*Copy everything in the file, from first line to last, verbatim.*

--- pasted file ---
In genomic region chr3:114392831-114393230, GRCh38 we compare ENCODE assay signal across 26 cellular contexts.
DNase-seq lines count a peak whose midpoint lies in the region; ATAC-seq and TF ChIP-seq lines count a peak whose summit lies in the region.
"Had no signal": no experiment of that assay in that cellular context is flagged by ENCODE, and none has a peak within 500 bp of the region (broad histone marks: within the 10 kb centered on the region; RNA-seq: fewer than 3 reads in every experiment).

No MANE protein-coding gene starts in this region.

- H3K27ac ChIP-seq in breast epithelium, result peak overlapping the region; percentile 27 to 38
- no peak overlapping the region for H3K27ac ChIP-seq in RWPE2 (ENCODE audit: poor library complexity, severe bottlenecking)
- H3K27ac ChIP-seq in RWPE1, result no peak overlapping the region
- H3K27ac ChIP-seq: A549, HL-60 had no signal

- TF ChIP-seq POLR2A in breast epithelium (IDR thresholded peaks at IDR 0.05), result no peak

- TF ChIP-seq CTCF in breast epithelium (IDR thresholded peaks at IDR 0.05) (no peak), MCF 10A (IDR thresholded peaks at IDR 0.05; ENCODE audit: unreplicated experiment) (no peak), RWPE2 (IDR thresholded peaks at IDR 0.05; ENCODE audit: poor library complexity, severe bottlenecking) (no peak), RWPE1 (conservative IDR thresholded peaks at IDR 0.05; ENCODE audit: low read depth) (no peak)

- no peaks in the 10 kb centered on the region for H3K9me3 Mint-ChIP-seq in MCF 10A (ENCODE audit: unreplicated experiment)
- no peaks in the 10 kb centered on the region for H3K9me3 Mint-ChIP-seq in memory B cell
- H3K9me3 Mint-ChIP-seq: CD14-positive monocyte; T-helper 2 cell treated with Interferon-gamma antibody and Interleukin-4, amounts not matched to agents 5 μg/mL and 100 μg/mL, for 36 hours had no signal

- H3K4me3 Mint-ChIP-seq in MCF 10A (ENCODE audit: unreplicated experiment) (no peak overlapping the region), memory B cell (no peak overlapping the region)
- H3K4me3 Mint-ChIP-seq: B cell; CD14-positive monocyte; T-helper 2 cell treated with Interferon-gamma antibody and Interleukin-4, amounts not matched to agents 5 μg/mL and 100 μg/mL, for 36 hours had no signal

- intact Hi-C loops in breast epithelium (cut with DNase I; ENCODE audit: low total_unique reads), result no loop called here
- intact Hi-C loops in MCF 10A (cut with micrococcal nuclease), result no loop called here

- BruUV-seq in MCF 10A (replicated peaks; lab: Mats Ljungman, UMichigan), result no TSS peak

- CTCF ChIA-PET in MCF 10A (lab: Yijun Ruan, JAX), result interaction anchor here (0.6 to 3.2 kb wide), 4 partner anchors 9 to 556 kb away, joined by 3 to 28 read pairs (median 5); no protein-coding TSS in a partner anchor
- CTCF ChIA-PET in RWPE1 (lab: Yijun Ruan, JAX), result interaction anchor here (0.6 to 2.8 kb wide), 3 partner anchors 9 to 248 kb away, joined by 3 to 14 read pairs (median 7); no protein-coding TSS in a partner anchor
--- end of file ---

In genomic region chr3:114392831-114393230, GRCh38 we compare ENCODE assay signal across 26 cellular contexts.
DNase-seq lines count a peak whose midpoint lies in the region; ATAC-seq and TF ChIP-seq lines count a peak whose summit lies in the region.
"Had no signal": no experiment of that assay in that cellular context is flagged by ENCODE, and none has a peak within 500 bp of the region (broad histone marks: within the 10 kb centered on the region; RNA-seq: fewer than 3 reads in every experiment).

No MANE protein-coding gene starts in this region.

- H3K27ac ChIP-seq in breast epithelium, result peak overlapping the region; percentile 27 to 38
- no peak overlapping the region for H3K27ac ChIP-seq in RWPE2 (ENCODE audit: poor library complexity, severe bottlenecking)
- H3K27ac ChIP-seq in RWPE1, result no peak overlapping the region
- H3K27ac ChIP-seq: A549, HL-60 had no signal

- TF ChIP-seq POLR2A in breast epithelium (IDR thresholded peaks at IDR 0.05), result no peak

- TF ChIP-seq CTCF in breast epithelium (IDR thresholded peaks at IDR 0.05) (no peak), MCF 10A (IDR thresholded peaks at IDR 0.05; ENCODE audit: unreplicated experiment) (no peak), RWPE2 (IDR thresholded peaks at IDR 0.05; ENCODE audit: poor library complexity, severe bottlenecking) (no peak), RWPE1 (conservative IDR thresholded peaks at IDR 0.05; ENCODE audit: low read depth) (no peak)

- no peaks in the 10 kb centered on the region for H3K9me3 Mint-ChIP-seq in MCF 10A (ENCODE audit: unreplicated experiment)
- no peaks in the 10 kb centered on the region for H3K9me3 Mint-ChIP-seq in memory B cell
- H3K9me3 Mint-ChIP-seq: CD14-positive monocyte; T-helper 2 cell treated with Interferon-gamma antibody and Interleukin-4, amounts not matched to agents 5 μg/mL and 100 μg/mL, for 36 hours had no signal

- H3K4me3 Mint-ChIP-seq in MCF 10A (ENCODE audit: unreplicated experiment) (no peak overlapping the region), memory B cell (no peak overlapping the region)
- H3K4me3 Mint-ChIP-seq: B cell; CD14-positive monocyte; T-helper 2 cell treated with Interferon-gamma antibody and Interleukin-4, amounts not matched to agents 5 μg/mL and 100 μg/mL, for 36 hours had no signal

- intact Hi-C loops in breast epithelium (cut with DNase I; ENCODE audit: low total_unique reads), result no loop called here
- intact Hi-C loops in MCF 10A (cut with micrococcal nuclease), result no loop called here

- BruUV-seq in MCF 10A (replicated peaks; lab: Mats Ljungman, UMichigan), result no TSS peak

- CTCF ChIA-PET in MCF 10A (lab: Yijun Ruan, JAX), result interaction anchor here (0.6 to 3.2 kb wide), 4 partner anchors 9 to 556 kb away, joined by 3 to 28 read pairs (median 5); no protein-coding TSS in a partner anchor
- CTCF ChIA-PET in RWPE1 (lab: Yijun Ruan, JAX), result interaction anchor here (0.6 to 2.8 kb wide), 3 partner anchors 9 to 248 kb away, joined by 3 to 14 read pairs (median 7); no protein-coding TSS in a partner anchor